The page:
Sunday 19 November 2017

Corofin's spying mission highlights Slaughtneil threat

Slaughtneil manager Mickey Moran is hugely experienced in preparing teams for big games, but Corofin have plenty of expertise in that area. Photo: Brendan Moran / SPORTSFILE
Slaughtneil manager Mickey Moran is hugely experienced in preparing teams for big games, but Corofin have plenty of expertise in that area. Photo: Brendan Moran / SPORTSFILE
Liam Kelly

Liam Kelly

Corofin players and management were quickly brought back to earth after Saturday's joy at defeating the reigning champions St Vincent's in the AIB All-Ireland Club football semi-final.

All it took was a trip to Portlaoise on Sunday by manager Stephen Rochford and his selectors Trevor Burke, Kevin O'Brien and Ger Keane to view the other semi-finalists, Austin Stacks of Kerry and Derry's Slaughtneil.

Stacks were the slight favourites going into the match, but the Kerry side, bidding for a return to the All-Ireland stage after an absence of 38 years, lost to the Ulster champions by a point - 1-14 to 2-10.

Burke, who played on the last - and only - Corofin side to win the All-Ireland title in 1998, was impressed.

"We were a bit excited on Saturday but we were brought back down to earth on Sunday when we went to Portlaoise," he said.

"We couldn't miss that opportunity to check out the opposition before an All-Ireland.

"Slaughtneil looked very impressive. They are a very good outfit."

Given their own challenge in facing up to St Vincent's, Corofin paid little attention to the participants in the second semi-final, but once they had carved out a 1-14 to 1-9 victory at Tullamore, all eyes turned to the Stacks v Slaughtneil game.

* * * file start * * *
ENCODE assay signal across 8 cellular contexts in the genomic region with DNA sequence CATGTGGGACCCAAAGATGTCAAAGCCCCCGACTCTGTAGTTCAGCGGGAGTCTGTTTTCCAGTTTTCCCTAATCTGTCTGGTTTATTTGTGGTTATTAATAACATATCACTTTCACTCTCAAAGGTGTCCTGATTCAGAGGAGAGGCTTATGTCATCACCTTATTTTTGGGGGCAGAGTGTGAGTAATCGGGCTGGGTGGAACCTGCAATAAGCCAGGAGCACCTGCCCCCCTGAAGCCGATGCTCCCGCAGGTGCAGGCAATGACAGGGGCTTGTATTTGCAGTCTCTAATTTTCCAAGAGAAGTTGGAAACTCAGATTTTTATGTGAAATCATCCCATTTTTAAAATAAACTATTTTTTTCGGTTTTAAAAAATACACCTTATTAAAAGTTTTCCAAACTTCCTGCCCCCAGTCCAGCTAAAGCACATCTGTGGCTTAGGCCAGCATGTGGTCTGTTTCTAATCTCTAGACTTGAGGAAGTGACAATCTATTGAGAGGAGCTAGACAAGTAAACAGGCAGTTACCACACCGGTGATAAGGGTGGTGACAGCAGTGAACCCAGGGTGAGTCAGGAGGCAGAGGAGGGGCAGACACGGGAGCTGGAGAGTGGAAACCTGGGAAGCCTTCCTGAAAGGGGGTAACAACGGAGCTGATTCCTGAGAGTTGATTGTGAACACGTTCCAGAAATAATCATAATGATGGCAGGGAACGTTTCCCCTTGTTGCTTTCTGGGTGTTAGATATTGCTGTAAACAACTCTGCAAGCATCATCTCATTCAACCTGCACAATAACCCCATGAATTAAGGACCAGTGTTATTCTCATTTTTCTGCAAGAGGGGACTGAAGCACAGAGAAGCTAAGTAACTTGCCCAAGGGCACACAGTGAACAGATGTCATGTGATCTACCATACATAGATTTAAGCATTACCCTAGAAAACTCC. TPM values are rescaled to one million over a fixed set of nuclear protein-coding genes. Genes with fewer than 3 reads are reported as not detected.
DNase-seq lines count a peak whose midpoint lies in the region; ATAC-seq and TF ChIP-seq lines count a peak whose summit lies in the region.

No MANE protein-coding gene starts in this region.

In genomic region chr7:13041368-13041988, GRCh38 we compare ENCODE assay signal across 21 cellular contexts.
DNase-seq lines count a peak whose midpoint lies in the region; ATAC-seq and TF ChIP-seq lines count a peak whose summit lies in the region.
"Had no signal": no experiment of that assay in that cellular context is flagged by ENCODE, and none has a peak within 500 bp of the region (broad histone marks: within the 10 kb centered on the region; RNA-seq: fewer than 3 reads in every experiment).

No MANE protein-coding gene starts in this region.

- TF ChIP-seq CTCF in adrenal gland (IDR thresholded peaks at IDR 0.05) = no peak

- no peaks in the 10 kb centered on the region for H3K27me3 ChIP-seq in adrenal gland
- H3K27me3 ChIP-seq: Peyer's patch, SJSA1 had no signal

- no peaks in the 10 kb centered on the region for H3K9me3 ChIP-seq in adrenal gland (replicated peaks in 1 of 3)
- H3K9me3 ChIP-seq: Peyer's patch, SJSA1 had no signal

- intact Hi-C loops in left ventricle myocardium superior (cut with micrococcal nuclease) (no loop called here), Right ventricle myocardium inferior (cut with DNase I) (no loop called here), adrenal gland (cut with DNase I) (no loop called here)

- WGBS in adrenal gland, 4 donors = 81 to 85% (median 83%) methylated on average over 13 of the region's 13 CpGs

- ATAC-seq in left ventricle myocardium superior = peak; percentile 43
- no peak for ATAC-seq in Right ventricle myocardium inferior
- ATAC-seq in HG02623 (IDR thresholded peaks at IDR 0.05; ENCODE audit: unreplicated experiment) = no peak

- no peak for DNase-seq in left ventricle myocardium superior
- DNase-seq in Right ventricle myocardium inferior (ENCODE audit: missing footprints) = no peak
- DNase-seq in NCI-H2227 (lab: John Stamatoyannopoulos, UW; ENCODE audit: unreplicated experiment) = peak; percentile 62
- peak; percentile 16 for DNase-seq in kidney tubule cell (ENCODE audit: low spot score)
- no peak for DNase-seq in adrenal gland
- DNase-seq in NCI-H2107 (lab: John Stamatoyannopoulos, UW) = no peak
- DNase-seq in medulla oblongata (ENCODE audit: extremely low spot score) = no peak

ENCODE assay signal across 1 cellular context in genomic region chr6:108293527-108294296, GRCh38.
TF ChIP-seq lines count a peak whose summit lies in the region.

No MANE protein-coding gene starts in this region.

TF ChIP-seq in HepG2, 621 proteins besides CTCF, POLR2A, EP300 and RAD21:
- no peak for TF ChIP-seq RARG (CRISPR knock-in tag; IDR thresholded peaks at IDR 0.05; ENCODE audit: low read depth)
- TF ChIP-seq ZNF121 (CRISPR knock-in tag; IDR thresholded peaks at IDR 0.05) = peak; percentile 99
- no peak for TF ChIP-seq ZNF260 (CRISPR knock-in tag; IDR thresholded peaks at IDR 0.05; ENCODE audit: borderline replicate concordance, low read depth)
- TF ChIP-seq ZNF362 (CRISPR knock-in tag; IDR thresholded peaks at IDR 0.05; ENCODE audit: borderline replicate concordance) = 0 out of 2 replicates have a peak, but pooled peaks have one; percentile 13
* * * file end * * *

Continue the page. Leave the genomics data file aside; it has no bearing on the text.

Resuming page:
"What impressed the most was the heart that Slaughtneil showed. They had great heart and belief," said Burke.

"Mickey Moran, their manager, has done an excellent job, and their fitness was phenomenal. Even in the last few minutes they were going up and down the pitch as if it was the first few minutes.

"They showed great ability throughout the whole team. There didn't seem to be any weak links."

Corofin looked a cohesive, solid and mentally strong outfit against St Vincent's, so the stage is set for a terrific contest in the final on St Patrick's Day.

"Yes," agreed Burke. "These are very similar teams. We have two running teams, two strong midfields, good forwards, so it's going to be an intriguing battle in the final on the big open pitch in Croke Park."

Slaughtneil manager Moran is hugely experienced in preparing teams for big games, but Corofin have plenty of expertise in that area.

Rochford won an All-Ireland club title with Crossmolina, and his selectors know that scene well.

Burke played with Corofin in their '98 triumph, O'Brien was a sub on that team, and Keane was a selector.

Burke (41) holds the Galway record for winning county football championship medals. He has 11 in his collection, surpassing the great Sean Purcell by one, and has also won five Connacht titles with Corofin, as well as that precious All-Ireland club championship.

Burke also won two All Ireland Masters championships with Galway, the most recent being last November when the Tribesmen defeated Mayo in the final.

His clubmate Aidan Donnellan, won 10 Galway championships, and one in Limerick, but Burke just pips him in terms of Galway medals.

On St Patricks Day, Burke will most likely be the 'eye in the stand' for Corofin, but there's plenty of work to be done before the final.

"We'll get back to normality and have a look at the Vincent's match this week, and analyse and work on things that we feel we could improve on," he said.

"Training will be hard for the next few weeks, but it's not going to be crazy stuff. You're going to have to keep lads fresh at the same time."

Irish Independent

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